1 Corinthians 6—In this passage, Paul does something similar to what he does in Romans 1 in using the example of problematic sexual behavior by non-believers in order to make a point to his readers that is about something other than sex. Here, the problem is Corinthian Christians taking their fellow church members to secular courts to settle their disputes instead doing the conflict resolution work within their fellowship—something Paul sees as a huge problem. To help drive home his point, he emphasizes how unjust the secular courts are by giving a list of their unjust behaviors. This list includes what is most likely a reference to male prostitution (#9 on our list, a sin for everyone).
These are the only direct texts in the entire Bible. All of the “homosexual practices” mentioned are “practices” that are also sinful for heterosexuals. That is, this point invalidates the idea that because the Bible condemns “homosexual practice,” therefore any present-day expression of such “practice”—including a marriage such as Ilse and Jennifer’s—is by definition sinful. The Bible does not support that idea.
So, we simply do not have biblical grounds to deny employment to people such as Ilse and Jennifer. The theological trajectory in the Bible toward inclusion and the goodness of Christian marriage (for reasons that apply both to same-sex and opposite-sex couples) provide bases for inclusion that are not overturned by what Bible says (and doesn’t say) about “homosexual practice.” We recognize that life-giving “heterosexual practices” are good, as in the cases of #1 and#2 above. We not have a basis to say otherwise for similar “homosexual practices.”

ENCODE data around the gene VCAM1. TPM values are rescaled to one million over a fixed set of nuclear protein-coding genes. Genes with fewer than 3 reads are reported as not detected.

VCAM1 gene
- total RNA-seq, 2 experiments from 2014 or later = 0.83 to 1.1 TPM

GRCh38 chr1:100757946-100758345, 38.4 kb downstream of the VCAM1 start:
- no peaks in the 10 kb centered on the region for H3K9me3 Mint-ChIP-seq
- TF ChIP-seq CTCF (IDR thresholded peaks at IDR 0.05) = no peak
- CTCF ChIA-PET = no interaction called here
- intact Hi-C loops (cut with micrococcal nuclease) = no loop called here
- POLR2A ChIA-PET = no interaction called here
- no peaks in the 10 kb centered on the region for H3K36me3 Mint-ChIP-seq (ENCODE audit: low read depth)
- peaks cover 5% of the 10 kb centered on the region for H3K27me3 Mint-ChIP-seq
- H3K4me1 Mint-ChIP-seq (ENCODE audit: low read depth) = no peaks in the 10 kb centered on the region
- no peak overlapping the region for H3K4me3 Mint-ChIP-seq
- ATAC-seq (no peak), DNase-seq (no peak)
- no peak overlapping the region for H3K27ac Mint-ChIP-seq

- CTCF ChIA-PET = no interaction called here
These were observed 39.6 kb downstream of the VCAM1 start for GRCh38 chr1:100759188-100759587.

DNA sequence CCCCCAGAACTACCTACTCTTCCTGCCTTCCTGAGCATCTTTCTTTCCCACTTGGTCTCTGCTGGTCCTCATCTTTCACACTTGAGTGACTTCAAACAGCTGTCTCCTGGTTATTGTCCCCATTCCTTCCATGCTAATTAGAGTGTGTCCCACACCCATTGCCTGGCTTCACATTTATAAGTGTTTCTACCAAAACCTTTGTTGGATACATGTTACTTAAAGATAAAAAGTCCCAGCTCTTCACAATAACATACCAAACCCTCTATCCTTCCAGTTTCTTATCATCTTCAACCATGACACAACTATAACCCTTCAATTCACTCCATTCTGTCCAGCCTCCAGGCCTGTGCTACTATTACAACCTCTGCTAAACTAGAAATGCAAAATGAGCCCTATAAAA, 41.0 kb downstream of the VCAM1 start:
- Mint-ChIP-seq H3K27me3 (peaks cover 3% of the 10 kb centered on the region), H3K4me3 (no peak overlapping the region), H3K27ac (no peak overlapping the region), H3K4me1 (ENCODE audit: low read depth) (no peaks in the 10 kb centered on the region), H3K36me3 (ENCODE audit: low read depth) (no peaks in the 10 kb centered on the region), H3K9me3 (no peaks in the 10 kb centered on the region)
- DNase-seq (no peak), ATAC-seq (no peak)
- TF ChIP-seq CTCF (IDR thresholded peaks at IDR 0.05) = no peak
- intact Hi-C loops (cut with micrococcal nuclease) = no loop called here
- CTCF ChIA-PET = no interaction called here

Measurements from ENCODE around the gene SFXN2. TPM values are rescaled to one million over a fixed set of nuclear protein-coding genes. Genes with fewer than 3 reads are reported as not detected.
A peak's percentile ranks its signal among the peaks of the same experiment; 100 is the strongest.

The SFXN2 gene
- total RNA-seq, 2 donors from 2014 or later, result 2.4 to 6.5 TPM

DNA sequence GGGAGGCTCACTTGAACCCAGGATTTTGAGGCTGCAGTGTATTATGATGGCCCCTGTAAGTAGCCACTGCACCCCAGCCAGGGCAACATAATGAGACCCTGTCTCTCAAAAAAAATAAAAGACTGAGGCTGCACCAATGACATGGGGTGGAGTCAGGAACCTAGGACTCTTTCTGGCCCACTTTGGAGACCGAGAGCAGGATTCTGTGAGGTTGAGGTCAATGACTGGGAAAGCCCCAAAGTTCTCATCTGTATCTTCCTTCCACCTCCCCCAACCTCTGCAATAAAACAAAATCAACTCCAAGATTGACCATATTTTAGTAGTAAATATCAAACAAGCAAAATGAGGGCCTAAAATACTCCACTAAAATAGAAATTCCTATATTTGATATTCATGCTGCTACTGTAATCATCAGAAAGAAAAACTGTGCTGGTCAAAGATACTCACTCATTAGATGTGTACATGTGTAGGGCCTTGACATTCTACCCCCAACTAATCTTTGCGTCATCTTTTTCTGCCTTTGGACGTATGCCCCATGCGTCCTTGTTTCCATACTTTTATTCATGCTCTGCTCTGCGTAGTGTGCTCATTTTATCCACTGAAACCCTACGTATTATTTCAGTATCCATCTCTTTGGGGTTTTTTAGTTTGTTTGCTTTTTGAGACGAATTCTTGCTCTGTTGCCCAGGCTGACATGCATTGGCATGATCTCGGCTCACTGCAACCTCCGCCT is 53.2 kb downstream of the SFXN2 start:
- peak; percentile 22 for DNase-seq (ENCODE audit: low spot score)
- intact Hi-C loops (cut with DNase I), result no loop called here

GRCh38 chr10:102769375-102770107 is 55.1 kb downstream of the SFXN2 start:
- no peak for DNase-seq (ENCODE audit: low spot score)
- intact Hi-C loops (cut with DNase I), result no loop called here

The EMU listening process
Of course, even if I am totally correct in my theological analysis here (hardly likely!), articulating such will scarcely resolve EMU’s dilemma. My sense is that leadership did not quite anticipate the intensity of the responses this process would elicit nor the seeming intractability of the differences that are being revealed (or reiterated). It’s hard to see a way through the process that won’t result in quite a few negative repercussions.
I do sense that leadership as a whole believes that the right thing to do is to institute a policy of not discriminating against those who are in, or open to being in, same-sex marriages. To go this direction, though, will almost certainly lead to charges that this listening process was a set-up, that it was not truly an open process. And who knows whether significant financial repercussions would follow due to donor alienation and also whether the school would lose significant numbers of faculty, staff, and even students. On the other hand, after having raised expectations that change quite likely would happen, were the decision to continue to discriminate be made, surely quite a bit of alienation would result as well.
Perhaps, if I could imagine just one point that I make here having influence on the process, it would be the reminder that the God of the Bible operates throughout the story with a preferential option for the vulnerable. It would be nice to see a Christian institution embrace that notion, even if doing so might be costly.